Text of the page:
New IP is likely to suffer this year, says Hayes

Sega Europe president expresses concern over original content as publishers refocus

One of the casualties of the ailing economy this year could be new IP, as publishers refocus their portfolios and cut back as far as possible on risks - something which might not be good for the consumer in the long run.

That's according to Sega Europe president and COO, Mike Hayes, who told that it's also a symptom of the number of high quality titles in the marketplace.

"This time around there's definitely an oversupply of good games in the market from publishers," he said. "I think that was very evident in the UK at Christmas when you had fantastic games coming out and selling great in the first week, maybe two, and then falling off a cliff.

"We were fortunate, because we only had Football Manager and Mario & Sonic, so we weren't bringing out any new IP - but speaking to friends at other publishers, they have been saying they were disappointed with sales, they were being quite open about it.

"The price therefore comes down, which is great for the consumers because they're great games, but I just think this time around all of those three things means that we're as embroiled in the situation, if not as much as anyone else, then we're at least in there fighting, and it's therefore difficult."

But he doesn't think it's a problem of price points, even though many would still describe videogames at GBP 50 as luxury items, compared to other entertainment media.

"I don't think it's accessibility of price, I just think it's physically about the time you've got," he explained. "You've got Gears of War 2, FIFA, PES, Football Manager, Mirror's Edge - I don't think you've got enough time to actually play them all.

"The downside is that I think that publishers in general will reduce the number of titles that they'll bring to market. Whether than means people will focus less on innovation and more on sequelisation of course is a big debate.

"What we're actually doing is getting rid of the bottom tier of titles that we were putting in to get an extra bit of market share, of money. We're getting rid of those, and we're going to focus on the biggest titles - but we do have a lot of new IP coming out. We've invested in things like MadWorld, for example, and we feel our line-up is good enough that we can take that.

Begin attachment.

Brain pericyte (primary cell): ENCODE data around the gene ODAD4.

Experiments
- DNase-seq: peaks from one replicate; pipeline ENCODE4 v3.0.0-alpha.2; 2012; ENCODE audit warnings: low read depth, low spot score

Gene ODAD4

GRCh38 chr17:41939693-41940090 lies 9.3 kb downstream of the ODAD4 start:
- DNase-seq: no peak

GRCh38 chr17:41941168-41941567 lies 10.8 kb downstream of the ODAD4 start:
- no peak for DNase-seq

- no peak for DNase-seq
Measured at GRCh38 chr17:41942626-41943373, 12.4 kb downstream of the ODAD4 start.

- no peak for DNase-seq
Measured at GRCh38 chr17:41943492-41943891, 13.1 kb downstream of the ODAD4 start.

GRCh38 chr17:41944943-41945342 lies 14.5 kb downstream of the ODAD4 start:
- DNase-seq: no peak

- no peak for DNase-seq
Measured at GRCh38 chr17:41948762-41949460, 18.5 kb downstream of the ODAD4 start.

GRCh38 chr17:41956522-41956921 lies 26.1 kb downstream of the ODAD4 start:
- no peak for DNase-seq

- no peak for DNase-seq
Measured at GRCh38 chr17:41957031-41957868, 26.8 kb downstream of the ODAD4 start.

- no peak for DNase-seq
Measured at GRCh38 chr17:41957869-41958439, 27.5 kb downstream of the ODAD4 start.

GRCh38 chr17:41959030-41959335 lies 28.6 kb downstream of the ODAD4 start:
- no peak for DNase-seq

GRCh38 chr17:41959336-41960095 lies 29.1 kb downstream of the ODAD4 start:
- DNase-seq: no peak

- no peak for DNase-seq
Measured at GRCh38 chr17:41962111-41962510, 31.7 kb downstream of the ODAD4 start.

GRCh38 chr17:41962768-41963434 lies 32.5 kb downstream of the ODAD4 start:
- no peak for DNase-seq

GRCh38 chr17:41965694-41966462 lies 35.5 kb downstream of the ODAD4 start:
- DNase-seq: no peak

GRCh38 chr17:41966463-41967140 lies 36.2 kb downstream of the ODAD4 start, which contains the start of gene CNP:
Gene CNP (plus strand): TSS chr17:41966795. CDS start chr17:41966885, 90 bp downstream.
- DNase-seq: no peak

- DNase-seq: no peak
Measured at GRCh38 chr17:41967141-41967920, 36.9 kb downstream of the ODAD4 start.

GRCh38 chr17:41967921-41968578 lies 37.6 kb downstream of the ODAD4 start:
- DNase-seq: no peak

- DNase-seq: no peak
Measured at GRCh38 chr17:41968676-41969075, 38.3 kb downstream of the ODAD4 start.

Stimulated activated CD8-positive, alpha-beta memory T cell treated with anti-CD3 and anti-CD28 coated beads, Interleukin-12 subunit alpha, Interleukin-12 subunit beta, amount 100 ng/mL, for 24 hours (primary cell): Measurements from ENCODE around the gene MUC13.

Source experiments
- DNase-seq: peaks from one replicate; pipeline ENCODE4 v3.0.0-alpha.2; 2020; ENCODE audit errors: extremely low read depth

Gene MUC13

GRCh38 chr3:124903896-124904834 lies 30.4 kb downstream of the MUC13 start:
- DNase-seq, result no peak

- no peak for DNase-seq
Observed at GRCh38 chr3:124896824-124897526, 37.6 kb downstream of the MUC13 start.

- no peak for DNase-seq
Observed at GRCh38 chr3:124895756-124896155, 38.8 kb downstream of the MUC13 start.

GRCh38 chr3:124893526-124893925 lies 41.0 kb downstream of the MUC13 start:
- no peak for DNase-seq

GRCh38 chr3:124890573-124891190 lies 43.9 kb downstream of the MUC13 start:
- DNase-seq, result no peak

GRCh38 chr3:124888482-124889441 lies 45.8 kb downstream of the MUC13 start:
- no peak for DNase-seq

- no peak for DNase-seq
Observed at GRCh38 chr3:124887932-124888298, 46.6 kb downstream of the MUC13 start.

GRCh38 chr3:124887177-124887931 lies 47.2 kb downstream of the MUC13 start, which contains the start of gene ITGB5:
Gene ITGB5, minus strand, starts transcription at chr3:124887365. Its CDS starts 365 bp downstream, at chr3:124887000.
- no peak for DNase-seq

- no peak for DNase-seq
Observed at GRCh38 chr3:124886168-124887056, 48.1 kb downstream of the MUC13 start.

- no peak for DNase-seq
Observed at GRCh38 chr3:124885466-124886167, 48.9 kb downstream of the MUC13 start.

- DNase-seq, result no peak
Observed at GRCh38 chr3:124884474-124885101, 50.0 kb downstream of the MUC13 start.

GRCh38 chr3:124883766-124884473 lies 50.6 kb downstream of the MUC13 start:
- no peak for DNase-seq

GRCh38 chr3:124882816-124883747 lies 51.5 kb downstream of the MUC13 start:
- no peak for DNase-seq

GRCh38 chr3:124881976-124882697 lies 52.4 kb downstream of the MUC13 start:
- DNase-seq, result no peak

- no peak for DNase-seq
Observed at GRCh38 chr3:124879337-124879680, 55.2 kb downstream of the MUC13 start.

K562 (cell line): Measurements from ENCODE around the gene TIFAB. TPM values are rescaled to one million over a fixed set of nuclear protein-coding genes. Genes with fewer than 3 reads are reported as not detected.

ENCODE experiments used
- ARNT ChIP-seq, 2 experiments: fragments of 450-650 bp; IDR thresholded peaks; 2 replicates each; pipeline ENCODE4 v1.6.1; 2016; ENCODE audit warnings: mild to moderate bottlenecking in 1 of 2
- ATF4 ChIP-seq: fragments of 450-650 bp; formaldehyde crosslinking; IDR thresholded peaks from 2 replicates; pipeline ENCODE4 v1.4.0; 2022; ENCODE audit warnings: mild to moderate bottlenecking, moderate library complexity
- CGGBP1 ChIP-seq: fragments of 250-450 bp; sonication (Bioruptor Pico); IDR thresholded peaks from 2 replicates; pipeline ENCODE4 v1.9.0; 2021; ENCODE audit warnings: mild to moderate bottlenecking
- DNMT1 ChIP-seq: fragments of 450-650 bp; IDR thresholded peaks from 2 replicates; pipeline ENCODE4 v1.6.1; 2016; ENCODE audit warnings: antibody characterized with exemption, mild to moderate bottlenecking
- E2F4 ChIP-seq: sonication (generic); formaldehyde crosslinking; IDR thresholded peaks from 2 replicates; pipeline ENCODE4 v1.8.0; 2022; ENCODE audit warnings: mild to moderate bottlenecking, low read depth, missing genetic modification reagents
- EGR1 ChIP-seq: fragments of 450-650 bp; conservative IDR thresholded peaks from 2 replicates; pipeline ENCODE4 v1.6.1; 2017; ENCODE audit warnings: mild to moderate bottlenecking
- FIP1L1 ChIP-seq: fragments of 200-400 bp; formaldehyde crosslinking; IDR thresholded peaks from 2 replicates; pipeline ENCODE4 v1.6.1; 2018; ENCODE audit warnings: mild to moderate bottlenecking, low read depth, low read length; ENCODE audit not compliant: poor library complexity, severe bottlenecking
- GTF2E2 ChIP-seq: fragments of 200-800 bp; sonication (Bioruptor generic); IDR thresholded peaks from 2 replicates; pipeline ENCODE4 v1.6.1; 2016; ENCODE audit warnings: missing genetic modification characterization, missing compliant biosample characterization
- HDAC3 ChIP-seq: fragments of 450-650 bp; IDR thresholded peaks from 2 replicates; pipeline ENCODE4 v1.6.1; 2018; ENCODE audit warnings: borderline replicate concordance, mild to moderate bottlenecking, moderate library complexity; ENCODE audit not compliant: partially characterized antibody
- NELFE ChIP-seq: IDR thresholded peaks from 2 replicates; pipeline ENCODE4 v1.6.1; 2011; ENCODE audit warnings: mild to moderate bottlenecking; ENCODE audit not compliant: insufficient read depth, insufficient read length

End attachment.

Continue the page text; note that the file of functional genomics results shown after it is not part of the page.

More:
"But I think a lot of other publishers, and EA have been quite open on this, will stop a lot of projects and cut back. Ultimately I think the number will go down, which will probably be less good for consumers."

Part one of the interview with Mike Hayes, in which he gives his views on where the economy will take us, and summarises Sega Europe's position in the market, is available now.

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Latest comments (4)

Jim Webb Executive Editor/Community Director, E-mpire Ltd. Co.13 years ago
It all comes down to how specialty retailers like Game and GameStop design their stores. So little shelf space - so many games. If you don't buy brand new in the first 2 weeks, it's off the shelf and you're forced to buy a used copy which kills long term publisher revenue.

This forces publishers to produce massive launch campaigns in hopes of getting a big chunk of their sales in that 2 week window further reducing their margins.

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Franck Sauer Creative / Tech Art Director, Fresh3d13 years ago
True. Also I think the big three should push their digital stores a bit harder and increase awareness. There's no shelf space limitation in the digital stores, just a sorting issue. Which brings me to the point that they all should include a rating system (rating by consumers) so that great games stays on top of the lists and visible without need for torough search through thousands of games. This would give a better chance to new IP I think.
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Jim Webb Executive Editor/Community Director, E-mpire Ltd. Co.13 years ago
I think they don't push for digital distribution any harder because of the balance they must hold with retailers. Because DD can only provide so much revenue in its current form, retailers still have the big three kissing their feet.

I know the Wii Shop Channel provides a 'Most Popular' list right up front making it easy for consumers to find highly vaunted games (not sure of the other two consoles) but the Wii Shop channel itself is not very well marketed which goes back my first point.

How far can they push DD before retailers start to push back?
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Mat Bettinson Business Development Manager, Tantalus Media13 years ago
This arrangement costs publishers a bit of money in my annecdotal experience. There's quite a few games I'd like to buy, but I'm not going to buy them on anything other than something like Steam. However it's a whole load more money on Steam.

I mean it's obvious why, they don't want to undercut retail. I ask you though, how can the public be expected to swallow the silly RRP-level DD price tags? The market doesn't really care what sort of deals you have to do to keep retail sweet.

You might say you could justify some tit-for-tat action here; retailers devoting half their shelf space to pre-owned? Alright then, we're going to discount on DD platforms. If they did that I'd buy several games right away and I suspect I'm not robinson crusoe.
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